The US Centers for Disease Control and Prevention (CDC) have issued a warning about a rising mental health crisis among health workers. Their recent report indicates a concerning increase in burnout among these professionals, with nearly half feeling overwhelmed in 2022, a jump from just under one-third in 2018.
Disturbingly, incidents of health workers experiencing harassment at their workplace have also more than doubled. When compared to other sectors, health professionals appear to be grappling with more severe mental health challenges.
This report was published shortly after the unprecedented health care worker strike involving 75,000 unionized Kaiser Permanente employees. These workers, from five states and the District of Columbia, walked out due to feelings of burnout and persistent staff shortages.
Dr. Debra Houry, the CDC’s chief medical officer, emphasized the need for attention to this issue. “Health workers have always been there for others in critical times. Now, they are the ones in dire need of support,” she said.
She also pointed out that even before the pandemic’s onset, the nature of health care jobs was taxing. These roles come with extended working hours, erratic schedules, exposure to infectious diseases, and the occasional challenges of dealing with patients and their relatives.
It’s worth noting that earlier studies have shown specific groups within the healthcare sector, such as nurses and health technicians, possess a heightened risk of suicide compared to individuals outside the medical profession.
Health Care Workers Under Strain: Houry Shares Insights
“Caring for the unwell is not only a physical strain but a heavy emotional burden,” expressed Dr. Houry. “I recall moments of delivering heart-wrenching news like a terminal cancer diagnosis to a partner, or the devastating aftermath of a failed resuscitation of a toddler post-car accident. Despite these trying experiences, I often found myself setting aside my own emotional well-being to cater to my family’s needs.”
Dr. Houry highlighted that the onslaught of the Covid-19 pandemic exacerbated workplace strains. With health care providers confronting an influx of patients, coupled with extended work hours and resource shortages, the sector witnessed a spike in mental health issues, suicidal tendencies, and, mirroring wider US trends, challenges related to substance abuse.
Recent studies have underscored the deteriorating mental well-being of health care workers from 2018 to 2022. For example, 44% of these workers have contemplated seeking new employment opportunities in 2022, a rise from the 33% in 2018. Interestingly, other essential workers’ inclination to change jobs declined in the same timeframe.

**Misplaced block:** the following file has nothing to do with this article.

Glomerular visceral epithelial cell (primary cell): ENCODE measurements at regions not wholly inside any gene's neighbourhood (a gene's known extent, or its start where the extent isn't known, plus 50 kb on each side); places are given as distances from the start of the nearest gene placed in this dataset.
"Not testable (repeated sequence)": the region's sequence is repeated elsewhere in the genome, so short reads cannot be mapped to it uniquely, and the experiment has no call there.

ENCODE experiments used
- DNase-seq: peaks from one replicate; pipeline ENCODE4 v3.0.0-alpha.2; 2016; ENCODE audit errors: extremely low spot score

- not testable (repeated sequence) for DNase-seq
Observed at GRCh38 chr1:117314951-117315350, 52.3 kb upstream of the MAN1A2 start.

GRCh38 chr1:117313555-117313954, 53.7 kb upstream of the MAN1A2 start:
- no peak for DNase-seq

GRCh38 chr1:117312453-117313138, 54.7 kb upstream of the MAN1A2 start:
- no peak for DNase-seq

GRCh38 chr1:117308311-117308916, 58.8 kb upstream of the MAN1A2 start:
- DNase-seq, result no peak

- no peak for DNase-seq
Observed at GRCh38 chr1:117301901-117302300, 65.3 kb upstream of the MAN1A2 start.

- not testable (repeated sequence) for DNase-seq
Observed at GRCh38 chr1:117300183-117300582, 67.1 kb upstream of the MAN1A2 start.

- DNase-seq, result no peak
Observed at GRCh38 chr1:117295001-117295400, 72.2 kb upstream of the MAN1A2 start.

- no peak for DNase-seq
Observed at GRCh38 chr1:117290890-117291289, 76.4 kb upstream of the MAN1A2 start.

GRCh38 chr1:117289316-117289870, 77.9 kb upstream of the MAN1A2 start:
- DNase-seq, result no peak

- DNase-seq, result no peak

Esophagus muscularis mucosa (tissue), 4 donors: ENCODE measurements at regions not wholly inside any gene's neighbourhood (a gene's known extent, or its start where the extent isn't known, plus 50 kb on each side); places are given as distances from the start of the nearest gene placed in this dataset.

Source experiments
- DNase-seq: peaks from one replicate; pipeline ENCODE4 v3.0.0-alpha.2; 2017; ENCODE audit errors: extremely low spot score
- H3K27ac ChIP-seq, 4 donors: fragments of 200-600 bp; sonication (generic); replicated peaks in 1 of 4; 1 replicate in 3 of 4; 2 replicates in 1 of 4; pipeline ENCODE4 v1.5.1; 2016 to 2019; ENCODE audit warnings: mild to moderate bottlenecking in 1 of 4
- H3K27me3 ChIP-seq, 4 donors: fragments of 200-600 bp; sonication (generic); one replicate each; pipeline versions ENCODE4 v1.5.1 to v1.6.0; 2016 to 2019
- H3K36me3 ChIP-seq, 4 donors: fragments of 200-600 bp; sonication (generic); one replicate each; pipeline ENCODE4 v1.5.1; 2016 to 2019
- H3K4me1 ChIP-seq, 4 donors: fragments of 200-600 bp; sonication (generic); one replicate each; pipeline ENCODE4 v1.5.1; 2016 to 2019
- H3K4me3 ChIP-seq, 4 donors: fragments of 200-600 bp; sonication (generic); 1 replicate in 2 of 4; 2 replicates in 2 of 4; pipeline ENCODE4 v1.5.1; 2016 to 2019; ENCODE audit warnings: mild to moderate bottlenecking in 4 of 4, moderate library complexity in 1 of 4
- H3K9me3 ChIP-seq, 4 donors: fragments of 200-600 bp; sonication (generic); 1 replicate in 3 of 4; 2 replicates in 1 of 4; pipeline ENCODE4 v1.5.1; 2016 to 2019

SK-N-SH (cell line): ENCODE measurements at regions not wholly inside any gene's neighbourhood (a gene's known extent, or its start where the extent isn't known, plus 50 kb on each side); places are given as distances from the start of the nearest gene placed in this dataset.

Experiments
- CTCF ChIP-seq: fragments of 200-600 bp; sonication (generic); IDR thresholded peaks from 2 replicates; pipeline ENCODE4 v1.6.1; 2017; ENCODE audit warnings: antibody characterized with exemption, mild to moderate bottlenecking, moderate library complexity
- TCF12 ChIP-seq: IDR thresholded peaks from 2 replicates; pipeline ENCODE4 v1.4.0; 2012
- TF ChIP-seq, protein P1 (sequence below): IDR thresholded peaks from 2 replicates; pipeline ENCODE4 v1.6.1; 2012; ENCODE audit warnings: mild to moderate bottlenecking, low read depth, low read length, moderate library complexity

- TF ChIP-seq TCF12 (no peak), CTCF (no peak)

One alarming trend is the escalation of harassment faced by health care workers, ranging from verbal abuse to threats of violence from both patients and colleagues. During the study’s span, instances of such harassment surged from 6% to 13%.
The CDC report drew a clear correlation between harassment and mental health detriments among health care workers. For instance, those who faced harassment were five times more prone to anxiety and thrice as likely to suffer depression than their non-harassed counterparts. An overwhelming 85% of harassed health workers experienced anxiety, a stark contrast to the 53% who hadn’t faced harassment. Moreover, 60% of those harassed reported depression, nearly double that of their peers.
However, there’s a silver lining. Such adverse outcomes can be mitigated, the report suggests, with enhanced workplace policies and measures.
Health Workers Benefit from Supportive Work Environments: Study Findings
The research underscored that health workers who felt a sense of trust in their management, believed they had adequate time for tasks, and received consistent supervisory support were less prone to burnout.
Casey Chosewood, who leads the Office for Total Worker Health at the National Institute for Occupational Safety and Health, emphasized the importance of these findings. “It’s crucial for employers to understand and implement these insights. A supportive workplace positively influences the mental well-being of health workers,” Chosewood remarked.
Furthermore, the report champions the idea of fostering employee participation across varying organizational levels in decision-making. When health workers were actively involved in such processes, the chances of them exhibiting signs of depression were slashed by approximately 50%. For fostering a healthier work environment, Chosewood advocates that managerial staff vigilantly track staffing requirements and promptly address any instances of harassment.
Additionally, a national awareness campaign is on the horizon, set to be introduced by the CDC’s National Institute for Occupational Safety and Health this upcoming fall. This campaign is designed to guide hospital leaders in enhancing the mental well-being of their health staff, aligning with the institute’s broader initiative to spotlight the mental health concerns of health workers.
In concluding remarks, Chosewood stated, “It’s more than urgent to translate our research into actionable steps. Referring to our ongoing challenges merely as a ‘crisis’ might even be an understatement. Ultimately, the entire community benefits when our health professionals are at their best and flourishing.”